Board Games are Back

Thursday, October 25th, 2012 at 1:08 PM
Board Games are Back by

Board games are back. While I’m sure most of you left those thin rectangular boxes to collect dust down in the basement, a new breed of board games are here and they are faster, smarter, and meaner than before. Members of the old dynasty – I’m looking at you Monopoly, Life, and Sorry – are relics from the dark and unenlightened past. With this resurgence, everyone needs to be reminded of why tabletop games matter and ultimately what you could be missing. Don’t worry Erie, you haven’t been forgotten.

Scott Mellon and I sat down and talked at length about tabletop gaming and Erie. Scott is a knowledgeable tabletop player, board-game master, and an all-around nice guy. He is constantly bursting with a smile and is just waiting for someone to talk board games with. He also happens to help organize Erie’s own Day of Games. We started our conversation about the differences between the old –or American style – and the new – or European style – of board games.

“Luck plays a big, big part,” Scott says, describing American-style games. Think Risk and Monopoly, where the focus is on eliminating players and rolling dice. Scott said that Ameritrash games are, “...about the theme of the game, where the mechanics may not be good or elegant.” Ameritrash, is another loving term used to describe the flashy nature of American games to help cover the shallow gameplay. As a counterpoint to American-style games, European-style games “... have a lot more skill, and strategy.”  Scott adds that it isn’t all so rigid and serious, “All European-style games have some form of randomness. In all Euro games there’s some luck, there’s some unknown factor; otherwise it would just be Chess.” Euro Style games prioritize player interaction throughout the game and use the ‘luck’ factor just a little to help keep the game fresh on each consecutive play session.

A really good example for a first game into this new style is Days of Wonder’s Smallworld. Smallworld blends European and American styles to create a wonderful first encounter for novice and veteran tabletoppers. Based in a fantasy setting, players get to control various races like elves, dwarves, and zombies. Scott admits, “There is something about that game that appeals to everyone. It’s a game of conflict.”

Smallworld pits players’ civilizations against each other as they vie for control in the ‘small world.’ My ‘Seafaring Trolls’ versus your ‘Flying Orcs’ perhaps. Smallworld pulls familiar concepts from Risk. You have an army of tokens that you use to control regions on the board and are awarded points at the end of the round for controlled regions. And that is where the similarities end. In Smallworld, games have a set number of rounds. The use of dice is exchanged for a ‘most tokens wins’ method. You can and should eventually change your civilization. Tired of those Seafaring Trolls? Well, why not switch for some Diplomat Zombies? This adds a wonderful reset button for players who feel behind. I’ve played a game where I felt so far behind, but with a few strategic moves I was able to defeat my foes.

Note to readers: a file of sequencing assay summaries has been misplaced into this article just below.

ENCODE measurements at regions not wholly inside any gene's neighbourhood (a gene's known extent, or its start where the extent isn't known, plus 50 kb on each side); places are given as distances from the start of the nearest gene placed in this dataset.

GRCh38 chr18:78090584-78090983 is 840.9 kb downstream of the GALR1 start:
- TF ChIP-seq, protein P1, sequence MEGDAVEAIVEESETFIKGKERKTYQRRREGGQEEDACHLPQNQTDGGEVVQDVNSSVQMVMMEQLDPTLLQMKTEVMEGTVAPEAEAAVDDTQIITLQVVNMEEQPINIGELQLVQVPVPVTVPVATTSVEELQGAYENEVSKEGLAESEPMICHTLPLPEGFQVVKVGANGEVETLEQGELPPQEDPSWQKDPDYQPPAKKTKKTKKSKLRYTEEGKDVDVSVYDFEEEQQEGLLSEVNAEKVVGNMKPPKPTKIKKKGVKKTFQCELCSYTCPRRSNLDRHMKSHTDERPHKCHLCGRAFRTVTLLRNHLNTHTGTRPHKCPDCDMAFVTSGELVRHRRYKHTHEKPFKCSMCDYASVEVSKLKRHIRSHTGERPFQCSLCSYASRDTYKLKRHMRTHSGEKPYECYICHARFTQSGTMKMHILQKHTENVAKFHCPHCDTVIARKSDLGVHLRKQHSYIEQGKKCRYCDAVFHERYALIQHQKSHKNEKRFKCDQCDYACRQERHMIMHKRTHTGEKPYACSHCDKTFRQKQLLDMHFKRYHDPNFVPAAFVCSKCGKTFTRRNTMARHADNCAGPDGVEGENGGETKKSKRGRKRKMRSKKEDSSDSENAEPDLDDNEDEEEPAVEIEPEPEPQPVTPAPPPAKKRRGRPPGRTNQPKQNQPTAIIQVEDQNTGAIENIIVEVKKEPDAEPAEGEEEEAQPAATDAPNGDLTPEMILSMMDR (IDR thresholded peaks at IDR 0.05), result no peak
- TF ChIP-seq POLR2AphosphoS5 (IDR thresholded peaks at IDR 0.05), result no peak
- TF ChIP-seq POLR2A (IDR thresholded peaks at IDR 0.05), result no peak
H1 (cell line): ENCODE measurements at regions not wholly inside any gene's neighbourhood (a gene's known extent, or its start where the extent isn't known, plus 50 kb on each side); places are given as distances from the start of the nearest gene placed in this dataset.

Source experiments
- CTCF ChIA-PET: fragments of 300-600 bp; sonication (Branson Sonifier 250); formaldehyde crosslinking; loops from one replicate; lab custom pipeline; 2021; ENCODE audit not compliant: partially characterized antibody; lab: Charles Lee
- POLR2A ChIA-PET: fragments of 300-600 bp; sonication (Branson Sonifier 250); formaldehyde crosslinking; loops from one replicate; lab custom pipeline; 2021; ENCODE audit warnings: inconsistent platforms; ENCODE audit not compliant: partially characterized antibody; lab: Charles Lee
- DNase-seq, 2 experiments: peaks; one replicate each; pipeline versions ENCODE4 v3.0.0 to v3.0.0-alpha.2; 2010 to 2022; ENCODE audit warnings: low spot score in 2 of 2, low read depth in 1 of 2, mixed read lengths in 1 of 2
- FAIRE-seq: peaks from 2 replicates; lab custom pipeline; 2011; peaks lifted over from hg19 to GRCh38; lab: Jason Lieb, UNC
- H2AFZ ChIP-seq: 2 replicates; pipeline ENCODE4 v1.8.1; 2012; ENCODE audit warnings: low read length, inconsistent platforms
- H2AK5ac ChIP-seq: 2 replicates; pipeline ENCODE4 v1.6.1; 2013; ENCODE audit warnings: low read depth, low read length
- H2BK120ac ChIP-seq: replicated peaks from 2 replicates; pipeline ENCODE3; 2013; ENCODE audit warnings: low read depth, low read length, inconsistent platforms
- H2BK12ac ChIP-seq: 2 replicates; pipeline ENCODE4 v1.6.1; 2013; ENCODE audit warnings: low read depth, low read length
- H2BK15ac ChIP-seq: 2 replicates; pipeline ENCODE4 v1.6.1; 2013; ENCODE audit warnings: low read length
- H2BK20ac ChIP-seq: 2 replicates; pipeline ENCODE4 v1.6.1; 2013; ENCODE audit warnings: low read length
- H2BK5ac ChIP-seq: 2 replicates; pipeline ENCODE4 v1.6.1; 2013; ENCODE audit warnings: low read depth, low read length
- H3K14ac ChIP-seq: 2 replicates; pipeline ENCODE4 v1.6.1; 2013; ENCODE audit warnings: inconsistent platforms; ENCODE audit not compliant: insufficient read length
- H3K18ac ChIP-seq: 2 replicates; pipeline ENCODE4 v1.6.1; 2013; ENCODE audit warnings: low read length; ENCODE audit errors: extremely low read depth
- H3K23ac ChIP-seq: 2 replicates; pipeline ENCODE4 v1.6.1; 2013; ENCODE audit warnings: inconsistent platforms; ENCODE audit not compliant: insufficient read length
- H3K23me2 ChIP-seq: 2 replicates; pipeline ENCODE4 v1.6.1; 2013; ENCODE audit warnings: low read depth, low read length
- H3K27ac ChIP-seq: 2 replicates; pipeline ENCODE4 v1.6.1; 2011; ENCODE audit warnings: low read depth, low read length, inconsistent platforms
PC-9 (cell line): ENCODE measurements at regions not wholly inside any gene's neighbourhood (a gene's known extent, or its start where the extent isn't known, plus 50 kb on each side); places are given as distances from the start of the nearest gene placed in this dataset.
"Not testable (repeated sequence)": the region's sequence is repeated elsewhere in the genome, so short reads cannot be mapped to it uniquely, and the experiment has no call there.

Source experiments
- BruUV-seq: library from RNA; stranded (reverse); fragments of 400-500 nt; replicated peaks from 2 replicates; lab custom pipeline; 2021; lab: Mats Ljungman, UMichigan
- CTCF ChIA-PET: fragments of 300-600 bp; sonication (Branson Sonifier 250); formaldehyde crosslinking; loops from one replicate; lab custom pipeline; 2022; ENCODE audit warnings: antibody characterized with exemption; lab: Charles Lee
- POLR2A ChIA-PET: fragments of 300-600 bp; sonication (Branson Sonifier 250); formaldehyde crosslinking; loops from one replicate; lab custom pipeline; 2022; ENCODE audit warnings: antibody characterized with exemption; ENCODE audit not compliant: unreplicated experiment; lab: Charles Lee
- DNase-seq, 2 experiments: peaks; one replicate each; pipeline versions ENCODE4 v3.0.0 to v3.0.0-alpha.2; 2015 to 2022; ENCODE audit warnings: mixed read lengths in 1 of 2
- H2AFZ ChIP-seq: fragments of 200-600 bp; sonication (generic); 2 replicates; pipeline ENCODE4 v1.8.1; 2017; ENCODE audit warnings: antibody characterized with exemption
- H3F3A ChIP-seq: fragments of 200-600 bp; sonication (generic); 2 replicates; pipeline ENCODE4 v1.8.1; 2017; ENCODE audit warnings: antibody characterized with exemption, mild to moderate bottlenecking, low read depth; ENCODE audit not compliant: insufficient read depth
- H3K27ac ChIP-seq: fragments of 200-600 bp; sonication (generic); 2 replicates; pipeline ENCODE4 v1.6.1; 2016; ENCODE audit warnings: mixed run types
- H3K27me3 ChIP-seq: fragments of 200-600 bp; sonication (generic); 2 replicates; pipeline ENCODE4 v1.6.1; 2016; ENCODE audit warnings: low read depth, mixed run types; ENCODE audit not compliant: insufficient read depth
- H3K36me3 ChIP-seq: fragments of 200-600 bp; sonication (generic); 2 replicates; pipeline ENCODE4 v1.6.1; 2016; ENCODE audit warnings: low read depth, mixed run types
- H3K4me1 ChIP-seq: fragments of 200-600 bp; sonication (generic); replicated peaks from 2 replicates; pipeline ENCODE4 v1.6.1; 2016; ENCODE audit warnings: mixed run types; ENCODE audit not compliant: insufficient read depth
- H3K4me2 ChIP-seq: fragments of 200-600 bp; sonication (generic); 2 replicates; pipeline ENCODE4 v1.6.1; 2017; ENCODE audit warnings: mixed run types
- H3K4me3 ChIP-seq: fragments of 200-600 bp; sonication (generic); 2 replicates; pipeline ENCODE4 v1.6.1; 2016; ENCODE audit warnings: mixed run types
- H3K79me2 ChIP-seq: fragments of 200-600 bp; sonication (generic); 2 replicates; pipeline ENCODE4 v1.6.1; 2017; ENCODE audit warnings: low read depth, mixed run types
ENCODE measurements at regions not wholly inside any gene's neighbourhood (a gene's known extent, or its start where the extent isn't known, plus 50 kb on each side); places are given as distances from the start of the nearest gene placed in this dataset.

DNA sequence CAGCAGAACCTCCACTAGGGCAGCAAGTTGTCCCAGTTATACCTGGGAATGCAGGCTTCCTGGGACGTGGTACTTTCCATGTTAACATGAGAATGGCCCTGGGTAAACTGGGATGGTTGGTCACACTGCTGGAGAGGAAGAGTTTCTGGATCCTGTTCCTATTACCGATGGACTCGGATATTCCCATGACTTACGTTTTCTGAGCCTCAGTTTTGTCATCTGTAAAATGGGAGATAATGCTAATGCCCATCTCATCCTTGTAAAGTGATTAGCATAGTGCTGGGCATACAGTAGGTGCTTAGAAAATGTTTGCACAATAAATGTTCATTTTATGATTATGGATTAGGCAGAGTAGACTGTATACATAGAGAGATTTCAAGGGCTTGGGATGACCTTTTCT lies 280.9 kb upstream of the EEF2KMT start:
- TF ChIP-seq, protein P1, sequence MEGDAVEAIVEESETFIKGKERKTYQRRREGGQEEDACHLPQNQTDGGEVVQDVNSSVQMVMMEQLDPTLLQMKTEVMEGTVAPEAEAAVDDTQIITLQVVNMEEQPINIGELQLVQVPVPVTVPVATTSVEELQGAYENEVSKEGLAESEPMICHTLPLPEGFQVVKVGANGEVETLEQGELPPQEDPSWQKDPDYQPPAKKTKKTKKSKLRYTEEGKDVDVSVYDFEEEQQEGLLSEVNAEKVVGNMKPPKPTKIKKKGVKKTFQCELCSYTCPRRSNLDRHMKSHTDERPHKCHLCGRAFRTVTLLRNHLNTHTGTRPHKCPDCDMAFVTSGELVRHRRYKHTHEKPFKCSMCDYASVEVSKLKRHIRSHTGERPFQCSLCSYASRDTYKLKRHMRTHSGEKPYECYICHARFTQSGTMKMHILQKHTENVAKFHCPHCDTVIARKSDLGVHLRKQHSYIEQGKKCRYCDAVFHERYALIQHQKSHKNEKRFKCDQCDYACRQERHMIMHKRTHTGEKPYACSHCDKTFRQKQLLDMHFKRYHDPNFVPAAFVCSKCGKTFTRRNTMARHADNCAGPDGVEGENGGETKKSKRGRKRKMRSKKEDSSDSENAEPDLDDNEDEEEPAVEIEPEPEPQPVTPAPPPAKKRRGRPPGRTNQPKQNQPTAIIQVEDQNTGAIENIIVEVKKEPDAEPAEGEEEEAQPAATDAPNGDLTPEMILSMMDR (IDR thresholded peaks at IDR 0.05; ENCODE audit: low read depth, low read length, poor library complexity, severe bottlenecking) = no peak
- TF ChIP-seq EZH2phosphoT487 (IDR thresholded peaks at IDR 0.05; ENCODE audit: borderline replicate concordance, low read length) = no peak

Let’s go back in time for just a second and remember some of the lessons we learned growing up. Sure, we all remember those games of Monopoly and Risk that simply would not end. Smallworld not only fixes that issue with a set round limit, it also helps create another aspect I love of tabletop games: The ability to be engaged in a contextualized conversation with friends and family. One of my favorite post-Thanksgiving dinner activities is spending a few hours digesting over board games with my siblings.

Erie has something to offer those who wish to share their enjoyment of games like Smallworld. Erie’s Day of Games this year happens October 26 to 27 at the Quality Inn and Suites. Why not grab some friends or family members and join Scott, Me, and many others for some board games? And if you get to try Smallworld may I recommend the Pillaging Skeletons?


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